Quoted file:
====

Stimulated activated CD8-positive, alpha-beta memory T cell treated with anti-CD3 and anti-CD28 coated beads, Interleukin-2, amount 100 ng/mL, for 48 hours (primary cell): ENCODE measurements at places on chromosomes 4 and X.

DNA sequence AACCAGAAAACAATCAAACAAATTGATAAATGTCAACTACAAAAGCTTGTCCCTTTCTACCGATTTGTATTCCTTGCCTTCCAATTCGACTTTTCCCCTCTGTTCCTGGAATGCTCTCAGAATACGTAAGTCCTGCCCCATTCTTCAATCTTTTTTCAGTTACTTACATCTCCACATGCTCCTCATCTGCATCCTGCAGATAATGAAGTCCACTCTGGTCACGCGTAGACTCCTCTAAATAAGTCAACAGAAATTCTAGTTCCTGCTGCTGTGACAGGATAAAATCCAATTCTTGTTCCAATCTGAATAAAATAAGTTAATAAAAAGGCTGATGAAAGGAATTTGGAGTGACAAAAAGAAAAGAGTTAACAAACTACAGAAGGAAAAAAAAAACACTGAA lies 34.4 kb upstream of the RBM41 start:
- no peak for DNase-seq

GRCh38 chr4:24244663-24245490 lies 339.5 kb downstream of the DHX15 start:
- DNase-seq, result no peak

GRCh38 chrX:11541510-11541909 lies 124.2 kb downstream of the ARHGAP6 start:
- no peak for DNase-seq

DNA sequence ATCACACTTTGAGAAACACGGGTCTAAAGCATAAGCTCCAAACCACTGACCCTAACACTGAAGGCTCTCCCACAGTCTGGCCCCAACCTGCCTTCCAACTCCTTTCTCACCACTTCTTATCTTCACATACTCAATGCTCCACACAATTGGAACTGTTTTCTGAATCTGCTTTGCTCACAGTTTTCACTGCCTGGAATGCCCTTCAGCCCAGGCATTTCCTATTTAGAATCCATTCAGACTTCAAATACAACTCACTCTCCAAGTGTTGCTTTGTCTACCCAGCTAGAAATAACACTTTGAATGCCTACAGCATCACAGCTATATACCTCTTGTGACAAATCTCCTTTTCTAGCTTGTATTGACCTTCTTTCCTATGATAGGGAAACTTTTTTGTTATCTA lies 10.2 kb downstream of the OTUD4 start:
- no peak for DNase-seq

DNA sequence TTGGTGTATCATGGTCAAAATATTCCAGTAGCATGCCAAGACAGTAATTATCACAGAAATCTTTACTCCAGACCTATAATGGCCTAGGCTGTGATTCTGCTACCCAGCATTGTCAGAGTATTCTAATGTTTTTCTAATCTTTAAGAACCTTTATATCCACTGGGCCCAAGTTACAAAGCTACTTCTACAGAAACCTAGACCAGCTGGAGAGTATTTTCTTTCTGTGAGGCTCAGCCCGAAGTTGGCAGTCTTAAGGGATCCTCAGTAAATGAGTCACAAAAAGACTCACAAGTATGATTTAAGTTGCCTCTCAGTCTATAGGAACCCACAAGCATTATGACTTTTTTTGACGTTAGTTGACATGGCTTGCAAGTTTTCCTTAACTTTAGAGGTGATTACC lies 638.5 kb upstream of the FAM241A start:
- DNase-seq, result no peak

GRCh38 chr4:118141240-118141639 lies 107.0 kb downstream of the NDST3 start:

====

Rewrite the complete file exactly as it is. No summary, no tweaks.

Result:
Stimulated activated CD8-positive, alpha-beta memory T cell treated with anti-CD3 and anti-CD28 coated beads, Interleukin-2, amount 100 ng/mL, for 48 hours (primary cell): ENCODE measurements at places on chromosomes 4 and X.

DNA sequence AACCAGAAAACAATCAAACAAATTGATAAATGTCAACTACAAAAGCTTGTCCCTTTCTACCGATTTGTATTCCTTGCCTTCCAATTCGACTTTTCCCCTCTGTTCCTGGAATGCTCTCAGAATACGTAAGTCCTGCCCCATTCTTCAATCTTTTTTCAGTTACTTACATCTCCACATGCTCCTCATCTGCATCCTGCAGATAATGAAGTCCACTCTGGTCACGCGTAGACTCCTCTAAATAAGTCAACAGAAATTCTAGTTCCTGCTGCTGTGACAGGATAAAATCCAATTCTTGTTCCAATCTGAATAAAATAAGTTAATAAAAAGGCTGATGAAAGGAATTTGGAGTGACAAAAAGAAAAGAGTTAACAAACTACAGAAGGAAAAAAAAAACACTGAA lies 34.4 kb upstream of the RBM41 start:
- no peak for DNase-seq

GRCh38 chr4:24244663-24245490 lies 339.5 kb downstream of the DHX15 start:
- DNase-seq, result no peak

GRCh38 chrX:11541510-11541909 lies 124.2 kb downstream of the ARHGAP6 start:
- no peak for DNase-seq

DNA sequence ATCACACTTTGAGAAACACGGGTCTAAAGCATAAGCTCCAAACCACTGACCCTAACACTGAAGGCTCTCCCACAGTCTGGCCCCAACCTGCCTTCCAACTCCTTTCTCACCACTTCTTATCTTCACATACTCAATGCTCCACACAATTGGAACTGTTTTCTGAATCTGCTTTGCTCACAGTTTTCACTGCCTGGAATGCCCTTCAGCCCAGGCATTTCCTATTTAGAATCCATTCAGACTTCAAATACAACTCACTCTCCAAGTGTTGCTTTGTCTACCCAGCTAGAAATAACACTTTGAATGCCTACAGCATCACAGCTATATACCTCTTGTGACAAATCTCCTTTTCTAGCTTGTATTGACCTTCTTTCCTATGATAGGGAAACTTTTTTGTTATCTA lies 10.2 kb downstream of the OTUD4 start:
- no peak for DNase-seq

DNA sequence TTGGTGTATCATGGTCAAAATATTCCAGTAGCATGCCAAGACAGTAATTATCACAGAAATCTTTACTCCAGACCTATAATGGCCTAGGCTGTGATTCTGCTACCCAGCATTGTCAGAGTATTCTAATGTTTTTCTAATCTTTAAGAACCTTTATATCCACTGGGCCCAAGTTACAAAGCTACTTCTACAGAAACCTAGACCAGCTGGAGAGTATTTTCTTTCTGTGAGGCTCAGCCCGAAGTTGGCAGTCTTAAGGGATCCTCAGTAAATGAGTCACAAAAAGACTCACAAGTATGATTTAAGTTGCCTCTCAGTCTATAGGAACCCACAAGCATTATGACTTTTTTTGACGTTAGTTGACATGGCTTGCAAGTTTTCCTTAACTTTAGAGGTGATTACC lies 638.5 kb upstream of the FAM241A start:
- DNase-seq, result no peak

GRCh38 chr4:118141240-118141639 lies 107.0 kb downstream of the NDST3 start: